Finding Our Notch in the Bible Belt


by Rachel Held Evans Read Distraction Free
Transient

As you can see from this map of Chattanooga, we have no shortage of churches here in East Tennessee. The Yellow Pages list over 500 in the Chattanooga area, and there are nearly 200 surrounding my hometown of Dayton, which is located about 50 miles north of the city.  We don’t exaggerate when we talk about a church on every street corner. Our skylines are peppered with steeples, and signs announcing revivals and church picnics line the winding highways that crawl up and down the mountains.

Living in the Bible Belt has its advantages and disadvantages. On the upside, I’ve never been ridiculed or ostracized on account of my Christian faith, and it’s easy to live a moral lifestyle when most of my friends and neighbors share my value system.  On the downside, Christianity is so infused in the culture here that sometimes it’s difficult to see where one begins and the other ends.  Church often serves as little more than a social club, and the strong evangelical presence means that faith and politics get far too intertwined at times.

So, with hundreds of churches from which to choose, Dan and I are currently searching for one that:

  1. prioritizes care for the poor as essential to the mission of the Church and provides opportunities to serve the community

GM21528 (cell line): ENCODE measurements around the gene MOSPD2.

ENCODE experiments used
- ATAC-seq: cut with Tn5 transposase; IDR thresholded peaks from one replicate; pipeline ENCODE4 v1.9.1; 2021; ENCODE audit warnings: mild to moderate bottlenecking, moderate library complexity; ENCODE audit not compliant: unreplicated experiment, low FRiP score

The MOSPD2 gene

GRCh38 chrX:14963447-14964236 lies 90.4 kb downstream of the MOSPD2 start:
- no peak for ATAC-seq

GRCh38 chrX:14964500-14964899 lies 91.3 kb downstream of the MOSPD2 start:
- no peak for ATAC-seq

2. creates an environment that encourages intellectual honesty and embraces a diversity of perspectives regarding theology
  3. stays out of politics
  4. allows women equal opportunities for leadership

(Dan wanted me to add "meets in an earthship"as number 5. Dan loves earthships. Unfortunately, all the churches in East Tennessee are above ground, so earthship church is not an option...Besides, First Earthship Church of Chattanooga sounds a little too much like a cult, if you ask me.)

Worship style and denominational affiliation are not particularly important, although we’ve limited our search to churches in the Protestant tradition. My general aversion to the doctrine of predestination/ limited atonement has unfortunately ruled out some good Presbyterian churches, and our shared skepticism regarding the prosperity gospel/signs and wonders have kept most Pentecostal churches off the list. I find myself being drawn to Episcopal, Methodist, and non-denominational community churches the most. (These are just our personal preferences, of course. I mean it when I say I respect and value the fellowship of Christ-followers from all traditions. Diversity is generally a good thing within the church...It always gives us something to talk about! )

Often I am told that my expectations are unrealistic, that church isn’t about getting what I want out of it, but rather about putting more of myself into it. I’ve been told that to search for a church that “fits” is to subject the Church to consumerism, to put my own needs above those of others. While I believe this sentiment is true to an extent, I also believe that in order to really contribute to a church, one must be able to embrace its mission and priorities. Staying in a church out of guilt isn’t good for the church or the individual.  I’m slowly beginning to embrace the idea that my desire for spiritual and intellectual fulfillment can be reconciled with my commitment to follow Jesus as faithfully as I can.

So what is your religious climate like? What do you look for in a church? Do you think it is selfish to search for a church that meets your needs? Any fun church-searching stories? (Remind me to tell you sometime about Dan's adventure at Old Time Holiness Church, where the aisles are extra-wide!)

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